Georgetown U. takes steps to address $50M shortfall due to the coronavirus crisis

D.C.’s Georgetown University is facing a $50 million shortfall and will make belt-tightening moves, such as withholding merit raises and stopping contributions to employee retirement plans, as it responds to the financial impact of the coronavirus pandemic.

In a recent letter to the school community, Georgetown University President John J. DeGioia said a number of steps will be taken as to stem the financial toll of the coronavirus crisis.

DeGioia outlined moves that he wrote, “will strengthen our position to respond to the uncertainty of the coming year.”

Among them:

  • Reduction of spending on buildings and grounds, plus a “a high level of scrutiny for non-essential spending.”
  • Withhold merit raises for all employees for the coming fiscal year.
  • Continue with the freeze to hiring and salary increases, first announced on April 7.
  • Suspend all Georgetown contributions to retirement plans for the coming fiscal year that begins next month.
  • Voluntary salary reductions by 54 members of Georgetown’s administration for the coming fiscal year.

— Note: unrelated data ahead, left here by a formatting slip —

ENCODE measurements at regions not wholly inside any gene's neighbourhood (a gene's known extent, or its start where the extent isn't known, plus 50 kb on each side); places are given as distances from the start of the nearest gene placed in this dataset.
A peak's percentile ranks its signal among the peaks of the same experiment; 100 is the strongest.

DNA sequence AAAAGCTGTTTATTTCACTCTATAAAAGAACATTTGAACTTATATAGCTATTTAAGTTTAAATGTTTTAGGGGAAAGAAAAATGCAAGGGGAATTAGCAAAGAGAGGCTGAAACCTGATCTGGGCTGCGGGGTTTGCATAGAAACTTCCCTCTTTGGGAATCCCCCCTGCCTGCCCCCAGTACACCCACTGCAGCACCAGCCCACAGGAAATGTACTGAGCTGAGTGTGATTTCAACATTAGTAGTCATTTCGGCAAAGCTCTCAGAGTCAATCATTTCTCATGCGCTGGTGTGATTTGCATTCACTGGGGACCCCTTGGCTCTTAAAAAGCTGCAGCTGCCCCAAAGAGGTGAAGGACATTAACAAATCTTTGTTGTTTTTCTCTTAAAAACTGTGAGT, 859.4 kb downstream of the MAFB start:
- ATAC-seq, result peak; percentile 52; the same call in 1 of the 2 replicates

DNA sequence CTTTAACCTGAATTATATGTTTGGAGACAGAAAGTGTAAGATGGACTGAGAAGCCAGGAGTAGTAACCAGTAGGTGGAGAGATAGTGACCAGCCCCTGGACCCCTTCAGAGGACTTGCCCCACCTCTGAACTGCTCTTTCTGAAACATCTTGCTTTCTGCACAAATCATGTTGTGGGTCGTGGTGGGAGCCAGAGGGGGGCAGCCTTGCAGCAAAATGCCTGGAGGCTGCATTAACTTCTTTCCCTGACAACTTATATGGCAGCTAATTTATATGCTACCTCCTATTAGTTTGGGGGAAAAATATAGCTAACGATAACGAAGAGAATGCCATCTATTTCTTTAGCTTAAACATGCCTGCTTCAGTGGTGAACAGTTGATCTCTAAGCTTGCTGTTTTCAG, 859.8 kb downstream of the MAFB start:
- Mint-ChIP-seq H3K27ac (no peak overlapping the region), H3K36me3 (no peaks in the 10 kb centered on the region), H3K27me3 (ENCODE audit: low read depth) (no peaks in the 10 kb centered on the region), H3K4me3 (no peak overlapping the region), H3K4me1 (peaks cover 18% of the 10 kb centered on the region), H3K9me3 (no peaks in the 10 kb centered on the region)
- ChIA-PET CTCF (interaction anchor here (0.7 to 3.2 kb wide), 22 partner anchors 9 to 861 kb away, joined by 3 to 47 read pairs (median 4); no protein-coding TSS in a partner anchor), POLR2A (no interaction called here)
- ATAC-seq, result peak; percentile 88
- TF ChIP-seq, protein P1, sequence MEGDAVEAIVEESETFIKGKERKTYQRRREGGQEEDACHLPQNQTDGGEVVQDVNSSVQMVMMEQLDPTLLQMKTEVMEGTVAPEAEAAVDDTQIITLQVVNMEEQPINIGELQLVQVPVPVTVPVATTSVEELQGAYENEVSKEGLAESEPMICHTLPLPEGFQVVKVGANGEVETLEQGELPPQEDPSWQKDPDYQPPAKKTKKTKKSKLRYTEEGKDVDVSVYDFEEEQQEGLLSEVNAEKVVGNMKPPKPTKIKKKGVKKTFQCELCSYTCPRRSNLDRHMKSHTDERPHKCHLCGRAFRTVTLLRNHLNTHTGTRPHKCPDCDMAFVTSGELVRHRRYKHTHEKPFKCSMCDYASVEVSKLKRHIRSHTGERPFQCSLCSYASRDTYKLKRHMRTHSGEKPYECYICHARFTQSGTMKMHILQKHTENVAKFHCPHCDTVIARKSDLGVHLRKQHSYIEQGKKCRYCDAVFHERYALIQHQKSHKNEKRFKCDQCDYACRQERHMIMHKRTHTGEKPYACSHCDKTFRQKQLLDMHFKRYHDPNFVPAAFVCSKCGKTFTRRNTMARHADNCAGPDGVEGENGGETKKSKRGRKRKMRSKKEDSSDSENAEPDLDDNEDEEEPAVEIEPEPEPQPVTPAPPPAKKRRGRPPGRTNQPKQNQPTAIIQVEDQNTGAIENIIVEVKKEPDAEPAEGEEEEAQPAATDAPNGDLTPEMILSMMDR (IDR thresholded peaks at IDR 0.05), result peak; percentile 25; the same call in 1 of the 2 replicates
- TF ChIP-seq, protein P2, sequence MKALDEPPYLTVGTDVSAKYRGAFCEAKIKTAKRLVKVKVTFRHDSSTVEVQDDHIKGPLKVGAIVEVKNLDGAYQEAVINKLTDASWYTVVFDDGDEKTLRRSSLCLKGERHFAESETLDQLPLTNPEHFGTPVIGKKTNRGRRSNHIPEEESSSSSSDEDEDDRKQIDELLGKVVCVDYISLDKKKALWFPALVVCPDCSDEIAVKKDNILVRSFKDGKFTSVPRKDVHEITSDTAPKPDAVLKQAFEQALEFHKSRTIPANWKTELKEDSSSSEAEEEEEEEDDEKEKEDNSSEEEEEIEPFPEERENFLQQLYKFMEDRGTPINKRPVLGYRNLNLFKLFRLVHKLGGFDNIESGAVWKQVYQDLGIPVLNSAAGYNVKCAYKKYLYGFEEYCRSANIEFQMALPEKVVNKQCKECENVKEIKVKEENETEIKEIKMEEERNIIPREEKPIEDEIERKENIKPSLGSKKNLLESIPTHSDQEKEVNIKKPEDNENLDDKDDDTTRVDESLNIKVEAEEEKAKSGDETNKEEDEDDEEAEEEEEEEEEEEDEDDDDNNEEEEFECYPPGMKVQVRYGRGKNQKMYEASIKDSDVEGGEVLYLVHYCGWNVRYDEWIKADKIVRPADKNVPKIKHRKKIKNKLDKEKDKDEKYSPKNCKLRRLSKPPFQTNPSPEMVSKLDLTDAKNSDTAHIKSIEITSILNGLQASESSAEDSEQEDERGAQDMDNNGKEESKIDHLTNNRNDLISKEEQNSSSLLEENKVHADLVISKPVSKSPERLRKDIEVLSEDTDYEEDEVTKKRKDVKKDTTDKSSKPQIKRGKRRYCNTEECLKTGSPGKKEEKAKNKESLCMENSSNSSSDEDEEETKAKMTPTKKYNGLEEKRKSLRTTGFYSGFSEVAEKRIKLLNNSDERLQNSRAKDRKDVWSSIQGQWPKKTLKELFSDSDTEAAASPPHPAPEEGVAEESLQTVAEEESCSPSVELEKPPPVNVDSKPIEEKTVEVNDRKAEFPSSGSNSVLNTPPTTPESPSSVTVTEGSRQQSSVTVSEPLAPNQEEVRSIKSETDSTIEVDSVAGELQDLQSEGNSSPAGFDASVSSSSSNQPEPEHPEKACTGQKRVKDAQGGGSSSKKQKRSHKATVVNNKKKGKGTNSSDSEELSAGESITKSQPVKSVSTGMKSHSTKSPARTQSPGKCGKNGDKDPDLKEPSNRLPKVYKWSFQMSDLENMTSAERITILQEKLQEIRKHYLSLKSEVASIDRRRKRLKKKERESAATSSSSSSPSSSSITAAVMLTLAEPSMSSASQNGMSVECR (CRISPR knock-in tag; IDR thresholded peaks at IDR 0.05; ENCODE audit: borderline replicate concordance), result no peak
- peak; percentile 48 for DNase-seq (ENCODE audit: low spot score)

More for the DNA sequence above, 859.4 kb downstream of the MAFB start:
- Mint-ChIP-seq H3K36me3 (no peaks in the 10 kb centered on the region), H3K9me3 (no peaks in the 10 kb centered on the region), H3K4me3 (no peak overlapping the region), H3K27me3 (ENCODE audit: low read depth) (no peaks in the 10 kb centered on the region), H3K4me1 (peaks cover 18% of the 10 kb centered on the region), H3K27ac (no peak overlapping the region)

DeGioia’s May 12 letter stated the steps will offer “more than $100 million in cost savings that will enable us to address our current shortfall of $50 million and prepare for the uncertain financial picture for the Fall term.”

The school also announced a nine-week voluntary temporary furlough program for eligible employees, plus a voluntary temporary salary reduction program.

An outline of Georgetown’s plan for opening in the fall is expected “in the coming days,” DeGioia wrote.

The coronavirus pandemic has forced many schools, including Baltimore’s Johns Hopkins University, to make moves similar to Georgetown University’s actions.

More Coronavirus News

Georgetown previously announced it would honor its class of 2020 virtually, with online ceremonies planned for Saturday, May 16. The medical school will hold a separate online ceremony on Sunday, May 17.

Matt Small

Matt joined WTOP News at the start of 2020, after contributing to Washington’s top news outlet as an Associated Press journalist for nearly 18 years.

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